Nebraska Revised Statute 81-1501
Department; declaration of legislative purpose.
Whereas the water, land, and air of this state are among its most precious resources and the pollution thereof becomes a menace to the health and welfare of each person, and the public in general, in this state and whereas pollution of these resources in this state is likewise a concern in adjoining states, the public policy of this state is hereby declared to be:
(1) To conserve the water in this state and to protect and improve the quality of water for human consumption, wildlife, fish and other aquatic life, industry, recreation, and other productive, beneficial uses;
(2) To achieve and maintain such a reasonable degree of purity of the natural atmosphere of this state that human beings and all other animals and plants which are indigenous to this state will flourish in approximately the same balance as they have in recent history and to adopt and promulgate laws, rules, and regulations and enforce uniformly the same in such a manner as to give meaningful recognition to the protection of each element of the environment, air, water, and land;
(3) To cooperate with other states and the federal government to accomplish the objectives set forth in the Environmental Protection Act, the Integrated Solid Waste Management Act, and the Livestock Waste Management Act; and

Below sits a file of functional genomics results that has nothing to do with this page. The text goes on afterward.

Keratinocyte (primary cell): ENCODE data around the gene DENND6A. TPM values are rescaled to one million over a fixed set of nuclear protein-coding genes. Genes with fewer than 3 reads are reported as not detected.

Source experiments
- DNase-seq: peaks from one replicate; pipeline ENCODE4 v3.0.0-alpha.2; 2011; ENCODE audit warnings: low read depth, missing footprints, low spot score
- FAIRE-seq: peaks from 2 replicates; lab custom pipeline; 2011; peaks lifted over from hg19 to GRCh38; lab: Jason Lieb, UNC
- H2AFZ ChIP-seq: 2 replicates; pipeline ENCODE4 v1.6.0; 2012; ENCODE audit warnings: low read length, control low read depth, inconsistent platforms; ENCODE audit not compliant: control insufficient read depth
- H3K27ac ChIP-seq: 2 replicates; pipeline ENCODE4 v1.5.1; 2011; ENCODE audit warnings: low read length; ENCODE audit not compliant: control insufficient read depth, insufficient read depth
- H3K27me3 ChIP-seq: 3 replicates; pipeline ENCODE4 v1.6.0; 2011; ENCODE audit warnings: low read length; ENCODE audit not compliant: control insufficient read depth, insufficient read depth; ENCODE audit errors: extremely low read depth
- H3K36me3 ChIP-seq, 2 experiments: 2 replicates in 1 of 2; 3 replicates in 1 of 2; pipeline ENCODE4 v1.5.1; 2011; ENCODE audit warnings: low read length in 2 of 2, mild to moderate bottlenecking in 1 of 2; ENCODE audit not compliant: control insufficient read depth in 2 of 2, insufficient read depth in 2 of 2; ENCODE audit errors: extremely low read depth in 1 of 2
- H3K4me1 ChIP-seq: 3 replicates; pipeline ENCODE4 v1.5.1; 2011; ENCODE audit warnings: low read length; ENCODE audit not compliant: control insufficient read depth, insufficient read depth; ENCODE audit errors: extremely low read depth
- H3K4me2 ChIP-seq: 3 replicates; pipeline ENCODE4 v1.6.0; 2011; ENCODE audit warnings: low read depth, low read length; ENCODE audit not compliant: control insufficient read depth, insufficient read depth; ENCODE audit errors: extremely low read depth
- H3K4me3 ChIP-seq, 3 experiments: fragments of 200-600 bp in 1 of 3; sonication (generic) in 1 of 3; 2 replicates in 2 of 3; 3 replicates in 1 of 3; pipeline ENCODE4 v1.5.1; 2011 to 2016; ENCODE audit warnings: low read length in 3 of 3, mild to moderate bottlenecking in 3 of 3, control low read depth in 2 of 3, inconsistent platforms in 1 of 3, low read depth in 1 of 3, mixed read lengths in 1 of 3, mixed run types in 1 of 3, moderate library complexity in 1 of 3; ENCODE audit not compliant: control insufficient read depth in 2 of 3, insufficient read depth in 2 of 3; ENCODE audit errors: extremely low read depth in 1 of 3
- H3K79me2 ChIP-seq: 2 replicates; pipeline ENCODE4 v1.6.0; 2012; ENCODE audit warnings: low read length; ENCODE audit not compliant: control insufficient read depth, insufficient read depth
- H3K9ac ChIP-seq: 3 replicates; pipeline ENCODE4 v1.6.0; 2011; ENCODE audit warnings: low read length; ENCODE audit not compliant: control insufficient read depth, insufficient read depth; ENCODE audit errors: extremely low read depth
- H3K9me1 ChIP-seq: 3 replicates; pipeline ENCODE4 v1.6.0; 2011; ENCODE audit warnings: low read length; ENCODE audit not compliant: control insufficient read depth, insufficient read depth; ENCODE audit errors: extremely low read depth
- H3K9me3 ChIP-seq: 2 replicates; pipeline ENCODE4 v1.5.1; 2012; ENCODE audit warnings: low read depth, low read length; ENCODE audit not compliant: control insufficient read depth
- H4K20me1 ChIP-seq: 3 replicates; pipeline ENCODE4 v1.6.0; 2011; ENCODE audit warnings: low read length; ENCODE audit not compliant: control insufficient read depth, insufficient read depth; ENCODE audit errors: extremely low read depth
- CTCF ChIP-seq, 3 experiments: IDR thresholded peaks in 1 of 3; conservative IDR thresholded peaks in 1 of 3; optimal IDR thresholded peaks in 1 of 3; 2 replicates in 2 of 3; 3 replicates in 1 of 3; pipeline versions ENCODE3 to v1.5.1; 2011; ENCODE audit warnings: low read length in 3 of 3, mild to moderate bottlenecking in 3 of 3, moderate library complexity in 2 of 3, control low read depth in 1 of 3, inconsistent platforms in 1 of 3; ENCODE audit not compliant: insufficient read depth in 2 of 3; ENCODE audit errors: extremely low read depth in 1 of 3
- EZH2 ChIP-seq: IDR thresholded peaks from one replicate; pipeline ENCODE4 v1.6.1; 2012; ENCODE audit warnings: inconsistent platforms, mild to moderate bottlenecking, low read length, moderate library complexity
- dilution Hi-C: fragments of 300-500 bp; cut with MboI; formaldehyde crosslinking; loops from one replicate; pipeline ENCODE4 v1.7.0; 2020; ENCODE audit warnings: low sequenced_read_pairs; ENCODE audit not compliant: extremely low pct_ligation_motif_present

(4) To protect human health through environmental enforcement.
- Laws 1971, LB 939, § 1;
- Laws 1987, LB 152, § 1;
- Laws 1992, LB 1257, § 75;
- Laws 1994, LB 570, § 4;
- Laws 1998, LB 1209, § 17.
The Environmental Protection Act does not preempt the field of pollution control such that municipalities cannot enact ordinances on the subject of pollution control. State ex rel. Alma v. Furnas Cty. Farms, 266 Neb. 558, 667 N.W.2d 512 (2003).
Environmental Protection Act does not divest district courts of subject matter jurisdiction to enjoin proposed solid waste disposal operations alleged to be in violation of county ordinances. Omaha Fish and Wildlife Club, Inc. v. Community Refuse, Inc., 208 Neb. 110, 302 N.W.2d 379 (1981).
Even in an industrial or rural area, one cannot conduct a business in such a manner as to materially prejudice a neighbor, but before enjoining it perpetually, a court of equity will usually allow the owner to correct or eliminate the cause of the grievance. Botsch v. Leigh Land Co., 195 Neb. 509, 239 N.W.2d 481 (1976).